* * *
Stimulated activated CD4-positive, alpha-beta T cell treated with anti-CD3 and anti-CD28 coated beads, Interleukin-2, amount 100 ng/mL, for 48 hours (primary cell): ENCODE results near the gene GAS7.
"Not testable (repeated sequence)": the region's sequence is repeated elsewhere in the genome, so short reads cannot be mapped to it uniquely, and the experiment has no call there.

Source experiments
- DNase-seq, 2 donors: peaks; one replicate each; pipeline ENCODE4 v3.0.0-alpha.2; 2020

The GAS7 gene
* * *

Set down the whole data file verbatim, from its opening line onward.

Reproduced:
Stimulated activated CD4-positive, alpha-beta T cell treated with anti-CD3 and anti-CD28 coated beads, Interleukin-2, amount 100 ng/mL, for 48 hours (primary cell): ENCODE results near the gene GAS7.
"Not testable (repeated sequence)": the region's sequence is repeated elsewhere in the genome, so short reads cannot be mapped to it uniquely, and the experiment has no call there.

Source experiments
- DNase-seq, 2 donors: peaks; one replicate each; pipeline ENCODE4 v3.0.0-alpha.2; 2020

The GAS7 gene